Why Does My Cat Headbutt Me?
What Are Cat Headbutts?
Cats have glands on their cheeks, forehead, and chin that contain pheromones. A pheromone is a substance produced by animals as a type of scent communication. When a cat headbutts you, they are rubbing pheromones on you. The pheromone deposited during headbutting comes from glands located just in front of a cat’s ears.
Humans can’t detect these pheromones, but to a cat, you can consider yourself marked. These pheromones signal to other cats that a cat has been there.
The type of headbutt varies from cat to cat. Sometimes a cat will clunk you skull to skull, which can be a jarring experience. In other cats, the headbutt is a much lighter encounter. However, either method will leave you marked with their facial pheromone.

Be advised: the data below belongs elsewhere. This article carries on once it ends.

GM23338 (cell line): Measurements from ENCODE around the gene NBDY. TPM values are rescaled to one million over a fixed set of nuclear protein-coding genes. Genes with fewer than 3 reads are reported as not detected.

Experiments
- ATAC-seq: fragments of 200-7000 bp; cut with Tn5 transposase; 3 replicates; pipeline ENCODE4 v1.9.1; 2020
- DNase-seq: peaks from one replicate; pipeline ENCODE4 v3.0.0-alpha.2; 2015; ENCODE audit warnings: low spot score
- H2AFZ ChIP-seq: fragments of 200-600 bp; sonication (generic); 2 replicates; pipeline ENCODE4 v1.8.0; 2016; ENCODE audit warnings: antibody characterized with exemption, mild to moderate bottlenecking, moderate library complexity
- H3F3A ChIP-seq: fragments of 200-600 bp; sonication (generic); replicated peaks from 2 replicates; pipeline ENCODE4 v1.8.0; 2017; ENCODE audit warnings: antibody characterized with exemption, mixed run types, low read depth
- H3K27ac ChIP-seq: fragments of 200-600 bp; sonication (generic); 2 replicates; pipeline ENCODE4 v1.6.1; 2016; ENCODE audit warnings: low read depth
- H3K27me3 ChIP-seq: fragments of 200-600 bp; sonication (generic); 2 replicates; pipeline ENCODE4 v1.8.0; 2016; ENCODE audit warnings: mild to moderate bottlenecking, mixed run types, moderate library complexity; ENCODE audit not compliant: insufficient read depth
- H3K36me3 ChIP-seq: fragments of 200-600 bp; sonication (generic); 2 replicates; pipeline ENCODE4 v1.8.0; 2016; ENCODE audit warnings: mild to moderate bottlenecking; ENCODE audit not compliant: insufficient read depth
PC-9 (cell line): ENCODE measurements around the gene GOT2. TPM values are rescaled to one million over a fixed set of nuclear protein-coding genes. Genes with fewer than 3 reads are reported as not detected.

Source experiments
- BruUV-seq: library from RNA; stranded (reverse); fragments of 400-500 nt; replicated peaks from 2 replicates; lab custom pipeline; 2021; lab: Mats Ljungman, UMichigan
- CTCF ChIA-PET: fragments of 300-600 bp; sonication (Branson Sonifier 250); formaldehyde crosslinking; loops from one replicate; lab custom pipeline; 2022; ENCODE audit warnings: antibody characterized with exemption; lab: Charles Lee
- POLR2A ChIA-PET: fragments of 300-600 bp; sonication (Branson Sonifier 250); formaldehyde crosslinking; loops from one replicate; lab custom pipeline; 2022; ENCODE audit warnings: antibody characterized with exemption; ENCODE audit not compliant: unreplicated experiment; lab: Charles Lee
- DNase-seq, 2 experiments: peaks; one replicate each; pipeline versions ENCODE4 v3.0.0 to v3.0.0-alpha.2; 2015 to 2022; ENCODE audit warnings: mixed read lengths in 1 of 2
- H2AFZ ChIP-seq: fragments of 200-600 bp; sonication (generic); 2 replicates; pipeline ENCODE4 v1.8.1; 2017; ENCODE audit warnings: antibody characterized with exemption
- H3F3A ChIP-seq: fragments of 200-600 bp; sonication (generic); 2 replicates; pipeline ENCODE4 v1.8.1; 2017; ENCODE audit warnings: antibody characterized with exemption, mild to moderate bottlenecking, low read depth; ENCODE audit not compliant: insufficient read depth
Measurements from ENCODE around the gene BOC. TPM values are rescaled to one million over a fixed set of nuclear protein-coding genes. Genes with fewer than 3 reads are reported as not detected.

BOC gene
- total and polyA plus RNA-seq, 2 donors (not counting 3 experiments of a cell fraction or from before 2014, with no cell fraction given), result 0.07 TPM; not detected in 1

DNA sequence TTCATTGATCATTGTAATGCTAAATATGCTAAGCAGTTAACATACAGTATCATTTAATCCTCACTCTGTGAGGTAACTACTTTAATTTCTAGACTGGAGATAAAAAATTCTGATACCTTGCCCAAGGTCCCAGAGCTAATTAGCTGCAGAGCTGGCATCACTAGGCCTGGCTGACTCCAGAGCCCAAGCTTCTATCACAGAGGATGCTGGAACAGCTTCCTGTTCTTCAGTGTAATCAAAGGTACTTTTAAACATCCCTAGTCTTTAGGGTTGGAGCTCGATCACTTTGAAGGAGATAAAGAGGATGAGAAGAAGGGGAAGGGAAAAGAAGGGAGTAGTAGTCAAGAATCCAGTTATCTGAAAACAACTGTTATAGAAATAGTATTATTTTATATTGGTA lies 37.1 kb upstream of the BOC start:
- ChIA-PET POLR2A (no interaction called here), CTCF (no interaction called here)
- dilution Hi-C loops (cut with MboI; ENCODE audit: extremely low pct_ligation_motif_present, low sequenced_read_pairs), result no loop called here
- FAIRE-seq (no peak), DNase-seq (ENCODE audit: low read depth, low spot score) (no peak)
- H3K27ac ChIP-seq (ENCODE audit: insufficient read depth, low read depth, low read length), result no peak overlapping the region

Cat Headbutting vs. Head Pressing
It’s important to note that headbutting in cats is not the same as a similar behaviour called head pressing. With head pressing, a cat will compulsively push their head into the wall or corner and will typically not appear relaxed.
Head pressing can also be accompanied by other symptoms such as pacing, vision changes, or self-injury caused by excessively pressing the head. If your cat is head pressing or shows any other signs, it could be an indication of a serious neurologic condition. In this case, your cat should be immediately examined by a veterinarian.
Why Do Cats Headbutt?
Cat facial pheromones have a calming and reassuring effect, so headbutting is a sign your cat is very content. Both before and during headbutting, a cat may flop over playfully, purr, have partially closed eyes, or exhibit other relaxed behaviours.